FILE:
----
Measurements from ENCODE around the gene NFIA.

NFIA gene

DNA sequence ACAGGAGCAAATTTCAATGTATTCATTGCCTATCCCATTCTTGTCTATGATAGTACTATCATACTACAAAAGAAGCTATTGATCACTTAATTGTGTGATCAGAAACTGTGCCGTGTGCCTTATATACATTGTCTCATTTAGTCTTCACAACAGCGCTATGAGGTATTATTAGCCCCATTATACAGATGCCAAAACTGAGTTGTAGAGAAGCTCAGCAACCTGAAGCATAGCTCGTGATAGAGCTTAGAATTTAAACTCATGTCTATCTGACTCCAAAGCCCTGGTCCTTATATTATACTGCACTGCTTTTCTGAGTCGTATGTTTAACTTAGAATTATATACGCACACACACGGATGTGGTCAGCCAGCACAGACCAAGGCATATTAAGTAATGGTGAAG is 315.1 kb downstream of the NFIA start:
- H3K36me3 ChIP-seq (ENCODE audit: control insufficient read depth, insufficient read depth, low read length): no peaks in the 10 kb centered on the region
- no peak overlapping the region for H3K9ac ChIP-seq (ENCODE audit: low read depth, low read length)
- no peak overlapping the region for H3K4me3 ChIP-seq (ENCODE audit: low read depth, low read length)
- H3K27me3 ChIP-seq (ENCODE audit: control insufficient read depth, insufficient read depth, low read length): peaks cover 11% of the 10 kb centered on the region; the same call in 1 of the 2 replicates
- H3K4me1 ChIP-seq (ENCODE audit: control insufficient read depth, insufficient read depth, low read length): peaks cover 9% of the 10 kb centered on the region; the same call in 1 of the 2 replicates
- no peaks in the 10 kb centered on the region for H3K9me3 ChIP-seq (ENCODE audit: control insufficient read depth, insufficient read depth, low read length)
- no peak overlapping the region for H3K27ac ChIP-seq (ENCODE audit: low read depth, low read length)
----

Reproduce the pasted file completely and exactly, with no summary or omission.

Measurements from ENCODE around the gene NFIA.

NFIA gene

DNA sequence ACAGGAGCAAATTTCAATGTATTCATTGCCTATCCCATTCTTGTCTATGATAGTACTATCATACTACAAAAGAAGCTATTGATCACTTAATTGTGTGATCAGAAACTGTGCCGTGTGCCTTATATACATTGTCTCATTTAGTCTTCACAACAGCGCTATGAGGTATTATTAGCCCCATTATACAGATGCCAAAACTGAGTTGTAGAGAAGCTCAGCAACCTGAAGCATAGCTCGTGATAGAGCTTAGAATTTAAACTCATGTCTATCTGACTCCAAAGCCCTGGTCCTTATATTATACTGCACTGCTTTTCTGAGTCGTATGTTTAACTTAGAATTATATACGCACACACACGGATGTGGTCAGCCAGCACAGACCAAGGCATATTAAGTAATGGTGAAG is 315.1 kb downstream of the NFIA start:
- H3K36me3 ChIP-seq (ENCODE audit: control insufficient read depth, insufficient read depth, low read length): no peaks in the 10 kb centered on the region
- no peak overlapping the region for H3K9ac ChIP-seq (ENCODE audit: low read depth, low read length)
- no peak overlapping the region for H3K4me3 ChIP-seq (ENCODE audit: low read depth, low read length)
- H3K27me3 ChIP-seq (ENCODE audit: control insufficient read depth, insufficient read depth, low read length): peaks cover 11% of the 10 kb centered on the region; the same call in 1 of the 2 replicates
- H3K4me1 ChIP-seq (ENCODE audit: control insufficient read depth, insufficient read depth, low read length): peaks cover 9% of the 10 kb centered on the region; the same call in 1 of the 2 replicates
- no peaks in the 10 kb centered on the region for H3K9me3 ChIP-seq (ENCODE audit: control insufficient read depth, insufficient read depth, low read length)
- no peak overlapping the region for H3K27ac ChIP-seq (ENCODE audit: low read depth, low read length)